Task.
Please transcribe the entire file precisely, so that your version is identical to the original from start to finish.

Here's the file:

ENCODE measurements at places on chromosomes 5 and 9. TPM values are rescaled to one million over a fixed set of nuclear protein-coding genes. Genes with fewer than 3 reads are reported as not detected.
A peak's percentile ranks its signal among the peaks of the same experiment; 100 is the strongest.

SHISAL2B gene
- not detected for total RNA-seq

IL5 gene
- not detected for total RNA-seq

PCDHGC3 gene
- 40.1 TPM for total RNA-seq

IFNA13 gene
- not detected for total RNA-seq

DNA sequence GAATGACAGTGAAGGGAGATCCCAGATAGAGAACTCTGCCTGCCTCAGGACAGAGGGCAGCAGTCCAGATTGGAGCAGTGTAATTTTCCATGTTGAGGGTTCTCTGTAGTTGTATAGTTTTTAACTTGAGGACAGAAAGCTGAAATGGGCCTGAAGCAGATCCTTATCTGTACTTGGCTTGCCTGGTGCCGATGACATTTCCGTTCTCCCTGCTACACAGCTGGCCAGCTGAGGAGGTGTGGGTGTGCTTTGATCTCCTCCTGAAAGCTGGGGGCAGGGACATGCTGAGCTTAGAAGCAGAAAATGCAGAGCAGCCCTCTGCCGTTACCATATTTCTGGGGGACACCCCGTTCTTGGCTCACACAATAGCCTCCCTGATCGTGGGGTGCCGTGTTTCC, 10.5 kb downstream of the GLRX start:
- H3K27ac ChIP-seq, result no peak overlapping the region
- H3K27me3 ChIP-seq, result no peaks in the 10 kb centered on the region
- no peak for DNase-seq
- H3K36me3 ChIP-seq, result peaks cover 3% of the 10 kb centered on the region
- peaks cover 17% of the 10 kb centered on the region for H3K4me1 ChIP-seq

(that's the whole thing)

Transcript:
ENCODE measurements at places on chromosomes 5 and 9. TPM values are rescaled to one million over a fixed set of nuclear protein-coding genes. Genes with fewer than 3 reads are reported as not detected.
A peak's percentile ranks its signal among the peaks of the same experiment; 100 is the strongest.

SHISAL2B gene
- not detected for total RNA-seq

IL5 gene
- not detected for total RNA-seq

PCDHGC3 gene
- 40.1 TPM for total RNA-seq

IFNA13 gene
- not detected for total RNA-seq

DNA sequence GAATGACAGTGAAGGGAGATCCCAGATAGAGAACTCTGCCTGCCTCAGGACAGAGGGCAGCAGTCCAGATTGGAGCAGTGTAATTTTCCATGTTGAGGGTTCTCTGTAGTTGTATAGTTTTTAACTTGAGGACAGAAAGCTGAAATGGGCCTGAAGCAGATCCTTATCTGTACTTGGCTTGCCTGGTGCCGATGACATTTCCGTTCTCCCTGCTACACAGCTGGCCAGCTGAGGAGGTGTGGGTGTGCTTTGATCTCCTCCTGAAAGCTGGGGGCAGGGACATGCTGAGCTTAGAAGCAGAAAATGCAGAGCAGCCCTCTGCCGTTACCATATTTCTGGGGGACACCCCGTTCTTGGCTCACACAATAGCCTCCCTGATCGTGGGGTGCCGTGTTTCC, 10.5 kb downstream of the GLRX start:
- H3K27ac ChIP-seq, result no peak overlapping the region
- H3K27me3 ChIP-seq, result no peaks in the 10 kb centered on the region
- no peak for DNase-seq
- H3K36me3 ChIP-seq, result peaks cover 3% of the 10 kb centered on the region
- peaks cover 17% of the 10 kb centered on the region for H3K4me1 ChIP-seq